QUESTIONS FOR CH9- THE ATMOSPHERE IN MOTION: AIR PRESSURE,
FORCES, AND WINDS
- What generates our winds?
- Why does the vertical pressure gradient
not create our winds?
- How is pressure defined?
- With the ideal gas law, how can pressure
- How is pressure measured?
- What are the various units of pressure?
What are the sea-level values or each unit?
- What is a surface pressure chart?
- What is "reduction of sea-level
pressure" and why do we need to do it?
- What are constant height and constant
pressure surfaces? What is displayed on each?
- On an upper air chart, why do the heights
fall as you move north?
- Why does pressure decrease as you move
northward on a constant height surface aloft?
- Why are higher heights associated with
- What do ridges and troughs on an isobaric
- Approximately, at what height are the
common isobaric charts?
- What is a common relationship between
troughs/ridges aloft with surface lows/highs?
- What is a force? What are two important
characteristics of a force?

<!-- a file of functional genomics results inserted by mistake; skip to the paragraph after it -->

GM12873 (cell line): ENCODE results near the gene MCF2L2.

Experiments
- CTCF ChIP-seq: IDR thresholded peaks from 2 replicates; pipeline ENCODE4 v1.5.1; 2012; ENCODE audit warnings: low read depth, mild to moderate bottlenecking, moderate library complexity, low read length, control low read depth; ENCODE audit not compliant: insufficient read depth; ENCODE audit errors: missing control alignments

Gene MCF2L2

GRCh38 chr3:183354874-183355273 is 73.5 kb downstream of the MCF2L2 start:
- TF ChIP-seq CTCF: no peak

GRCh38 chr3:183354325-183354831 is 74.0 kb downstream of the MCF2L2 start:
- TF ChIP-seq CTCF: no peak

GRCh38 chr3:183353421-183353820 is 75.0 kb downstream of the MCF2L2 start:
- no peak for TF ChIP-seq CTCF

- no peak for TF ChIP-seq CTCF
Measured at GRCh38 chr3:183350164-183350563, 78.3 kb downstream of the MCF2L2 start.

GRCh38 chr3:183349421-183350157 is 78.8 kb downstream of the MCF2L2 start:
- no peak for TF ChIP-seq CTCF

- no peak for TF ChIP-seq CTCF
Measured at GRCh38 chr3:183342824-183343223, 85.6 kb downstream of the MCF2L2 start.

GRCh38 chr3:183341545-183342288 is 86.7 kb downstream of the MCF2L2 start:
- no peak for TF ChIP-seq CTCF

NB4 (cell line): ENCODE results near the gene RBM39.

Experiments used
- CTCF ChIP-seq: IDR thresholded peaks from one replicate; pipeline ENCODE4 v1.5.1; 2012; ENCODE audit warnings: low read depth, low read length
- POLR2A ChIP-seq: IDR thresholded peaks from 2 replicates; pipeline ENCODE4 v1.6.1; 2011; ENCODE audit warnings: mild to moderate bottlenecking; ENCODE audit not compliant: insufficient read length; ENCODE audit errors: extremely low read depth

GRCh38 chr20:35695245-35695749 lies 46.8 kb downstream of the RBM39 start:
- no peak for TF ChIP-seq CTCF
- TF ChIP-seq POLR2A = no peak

- How does Newton's Second Law apply to wind
- What forces are important for generating
- What forces govern winds aloft?
- What is the pressure gradient force? How
is it defined and calculated?
- What is the coriolis force? How is it
- What is the centrifugal force? How is it
- What is the frictional force? How is it
- What is geostrophic flow? What determines
the magnitude of the geostrophic flow?
- What is gradient flow?
- What types of atmospheric phenomena are
described by geostrophic, gradient, or cyclostrophic
- What forces generate surface winds?
- How are areas of convergence and
divergence generated at the surface by mid-latitude
- Why is it generally cloudy in the vicinity
of a low pressure area and sunny in the vicinity of high
- In what layer of the atmosphere is
friction important in affecting the wind?
- How are winds measured?
- How is wind direction defined?
08/20/04 09:31 AM